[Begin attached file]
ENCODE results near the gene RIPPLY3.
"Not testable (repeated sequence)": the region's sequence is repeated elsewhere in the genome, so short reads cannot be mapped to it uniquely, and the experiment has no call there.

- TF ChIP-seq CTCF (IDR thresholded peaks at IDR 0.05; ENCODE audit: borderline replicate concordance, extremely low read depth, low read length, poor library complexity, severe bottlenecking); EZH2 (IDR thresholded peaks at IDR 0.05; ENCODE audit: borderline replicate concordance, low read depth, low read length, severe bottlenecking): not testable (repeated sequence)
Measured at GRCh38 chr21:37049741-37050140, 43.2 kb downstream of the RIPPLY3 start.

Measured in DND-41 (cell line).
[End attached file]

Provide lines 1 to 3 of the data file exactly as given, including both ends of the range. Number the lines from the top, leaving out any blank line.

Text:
ENCODE results near the gene RIPPLY3.
"Not testable (repeated sequence)": the region's sequence is repeated elsewhere in the genome, so short reads cannot be mapped to it uniquely, and the experiment has no call there.

- TF ChIP-seq CTCF (IDR thresholded peaks at IDR 0.05; ENCODE audit: borderline replicate concordance, extremely low read depth, low read length, poor library complexity, severe bottlenecking); EZH2 (IDR thresholded peaks at IDR 0.05; ENCODE audit: borderline replicate concordance, low read depth, low read length, severe bottlenecking): not testable (repeated sequence)